Book #79

The Legend of Sleepy Hollow by Washington Irving

The story is set circa 1790 in the Dutch settlement of Tarry Town, New York, in a secluded glen called Sleepy Hollow. It tells the story of Ichabod Crane, a lanky schoolmaster from Connecticut, who competes with Abraham "Brom Bones" Van Brunt, the town rowdy, for the hand of 18-year-old Katrina Van Tassel, only daughter of a wealthy farmer.

I snuggled down on a cold evening in mid-October to read this. Full of the chills of spooky month, I was ready for a short gothic tale of gloom and ghouls, something to give me some satisfactory terror in a dimly lit room. I was deeply disappointed.

The Legend of Sleepy Hollow is much more than a ghost story. In fact, it’s barely a ghost story at all. Irving depicts (in great detail) the community of Sleepy Hollow - its inhabitants, its surrounding nature, even its meals. All are intricately and wonderfully mapped, but with only around fifty pages in which to carve out these thorough presentations, the supernatural element is abandoned in favour of the small brook and the greenery around it.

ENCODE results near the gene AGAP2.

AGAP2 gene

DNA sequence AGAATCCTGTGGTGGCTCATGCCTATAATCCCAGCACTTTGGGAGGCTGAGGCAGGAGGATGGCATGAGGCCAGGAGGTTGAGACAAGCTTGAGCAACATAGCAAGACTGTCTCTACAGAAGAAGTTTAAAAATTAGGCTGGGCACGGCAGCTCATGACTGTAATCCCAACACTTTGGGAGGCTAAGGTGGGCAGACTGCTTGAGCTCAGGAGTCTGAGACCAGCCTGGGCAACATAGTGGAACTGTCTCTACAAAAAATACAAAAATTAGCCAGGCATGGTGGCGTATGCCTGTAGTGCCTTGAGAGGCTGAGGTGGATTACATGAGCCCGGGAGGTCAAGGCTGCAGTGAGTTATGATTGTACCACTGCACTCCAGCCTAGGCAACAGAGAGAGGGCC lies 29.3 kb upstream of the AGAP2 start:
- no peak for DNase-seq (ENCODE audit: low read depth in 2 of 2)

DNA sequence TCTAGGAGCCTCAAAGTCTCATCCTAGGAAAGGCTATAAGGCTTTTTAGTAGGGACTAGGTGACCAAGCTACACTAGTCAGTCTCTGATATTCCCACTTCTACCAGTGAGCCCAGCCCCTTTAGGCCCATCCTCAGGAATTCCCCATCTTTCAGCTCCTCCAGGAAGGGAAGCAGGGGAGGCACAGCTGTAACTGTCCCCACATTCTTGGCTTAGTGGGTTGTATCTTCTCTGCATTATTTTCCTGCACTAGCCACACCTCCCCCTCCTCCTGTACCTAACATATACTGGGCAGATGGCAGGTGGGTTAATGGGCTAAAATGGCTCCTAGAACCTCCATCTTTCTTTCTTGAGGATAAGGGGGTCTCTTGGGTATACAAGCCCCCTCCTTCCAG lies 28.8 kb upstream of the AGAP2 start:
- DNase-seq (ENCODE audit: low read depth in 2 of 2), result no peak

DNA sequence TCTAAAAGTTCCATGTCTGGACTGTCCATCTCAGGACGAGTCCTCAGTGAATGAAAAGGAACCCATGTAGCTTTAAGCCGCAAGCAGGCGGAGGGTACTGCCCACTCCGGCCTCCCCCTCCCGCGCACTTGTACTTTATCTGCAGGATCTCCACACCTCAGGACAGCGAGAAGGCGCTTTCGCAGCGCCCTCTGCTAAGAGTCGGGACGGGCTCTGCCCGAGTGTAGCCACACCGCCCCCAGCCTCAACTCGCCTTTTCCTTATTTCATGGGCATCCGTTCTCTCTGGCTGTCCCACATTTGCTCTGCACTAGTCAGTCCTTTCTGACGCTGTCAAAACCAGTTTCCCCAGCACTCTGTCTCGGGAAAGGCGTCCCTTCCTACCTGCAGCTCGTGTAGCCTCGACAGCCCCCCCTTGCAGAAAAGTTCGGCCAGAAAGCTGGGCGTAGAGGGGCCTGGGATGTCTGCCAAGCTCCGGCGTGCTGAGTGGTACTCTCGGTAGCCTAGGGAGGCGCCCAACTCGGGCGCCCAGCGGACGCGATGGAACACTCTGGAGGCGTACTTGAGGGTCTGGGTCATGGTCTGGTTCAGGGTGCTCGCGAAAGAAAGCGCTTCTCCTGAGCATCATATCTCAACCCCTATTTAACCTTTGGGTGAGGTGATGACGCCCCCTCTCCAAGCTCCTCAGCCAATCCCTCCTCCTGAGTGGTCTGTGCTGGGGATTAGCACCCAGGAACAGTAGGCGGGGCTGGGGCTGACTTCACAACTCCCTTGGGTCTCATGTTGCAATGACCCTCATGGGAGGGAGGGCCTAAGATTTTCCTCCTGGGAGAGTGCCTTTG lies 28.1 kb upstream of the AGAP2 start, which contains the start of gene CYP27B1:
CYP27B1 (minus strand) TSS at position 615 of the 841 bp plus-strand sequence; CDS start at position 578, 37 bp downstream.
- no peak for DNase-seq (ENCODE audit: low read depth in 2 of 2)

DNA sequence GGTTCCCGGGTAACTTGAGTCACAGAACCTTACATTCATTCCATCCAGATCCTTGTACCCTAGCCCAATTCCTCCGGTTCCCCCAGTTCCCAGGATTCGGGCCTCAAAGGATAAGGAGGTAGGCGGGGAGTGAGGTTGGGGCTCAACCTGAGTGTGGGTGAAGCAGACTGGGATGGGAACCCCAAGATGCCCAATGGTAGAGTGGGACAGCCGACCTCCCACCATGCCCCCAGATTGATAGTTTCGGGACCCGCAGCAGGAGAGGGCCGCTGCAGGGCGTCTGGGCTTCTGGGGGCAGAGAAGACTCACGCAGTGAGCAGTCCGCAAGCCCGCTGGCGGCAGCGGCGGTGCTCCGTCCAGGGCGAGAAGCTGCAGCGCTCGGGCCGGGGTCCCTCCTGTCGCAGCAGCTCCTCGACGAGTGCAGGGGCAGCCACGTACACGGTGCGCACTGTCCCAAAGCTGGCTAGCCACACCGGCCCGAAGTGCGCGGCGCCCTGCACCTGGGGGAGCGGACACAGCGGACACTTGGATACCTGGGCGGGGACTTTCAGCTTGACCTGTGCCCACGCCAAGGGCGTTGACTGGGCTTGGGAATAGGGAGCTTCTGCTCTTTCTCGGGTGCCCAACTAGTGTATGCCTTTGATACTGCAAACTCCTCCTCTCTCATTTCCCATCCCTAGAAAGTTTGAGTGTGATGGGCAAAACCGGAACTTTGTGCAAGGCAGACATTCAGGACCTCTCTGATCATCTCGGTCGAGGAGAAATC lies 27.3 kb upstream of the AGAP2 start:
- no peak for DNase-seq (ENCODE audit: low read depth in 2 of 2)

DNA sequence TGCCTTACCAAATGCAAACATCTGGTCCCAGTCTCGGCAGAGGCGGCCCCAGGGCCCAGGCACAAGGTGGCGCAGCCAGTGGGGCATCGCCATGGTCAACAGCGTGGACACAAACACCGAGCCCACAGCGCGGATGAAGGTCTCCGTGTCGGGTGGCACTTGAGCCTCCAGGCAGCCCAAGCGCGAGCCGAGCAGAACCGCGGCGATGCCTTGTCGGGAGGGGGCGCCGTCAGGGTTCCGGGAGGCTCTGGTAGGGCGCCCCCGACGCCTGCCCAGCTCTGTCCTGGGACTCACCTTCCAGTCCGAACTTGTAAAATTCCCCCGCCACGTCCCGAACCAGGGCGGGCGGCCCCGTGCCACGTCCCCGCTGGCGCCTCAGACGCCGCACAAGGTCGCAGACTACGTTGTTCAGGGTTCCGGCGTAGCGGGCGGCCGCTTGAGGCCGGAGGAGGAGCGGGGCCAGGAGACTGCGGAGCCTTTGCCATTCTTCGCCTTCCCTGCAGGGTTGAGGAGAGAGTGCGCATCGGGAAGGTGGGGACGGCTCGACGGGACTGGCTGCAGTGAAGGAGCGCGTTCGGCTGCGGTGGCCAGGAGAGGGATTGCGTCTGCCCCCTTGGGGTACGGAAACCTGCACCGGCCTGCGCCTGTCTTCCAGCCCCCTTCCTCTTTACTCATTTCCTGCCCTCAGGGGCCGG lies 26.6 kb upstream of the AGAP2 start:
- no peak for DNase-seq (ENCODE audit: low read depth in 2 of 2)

What we have here, really, is a story of a love triangle, a feud between gentleman, a prank which makes Ichabod shit himself and flee. Although the writing is spectacular, there is nothing at all creepy here, which I expected and which I wanted. 

I’m aware it was purely my own expectations which wasted this for me, however when you see the words Headless Horseman, you don’t ever imagine you’re in for multitudes of (admittedly gorgeous) paragraphs on how the wind blows and how the trees settle.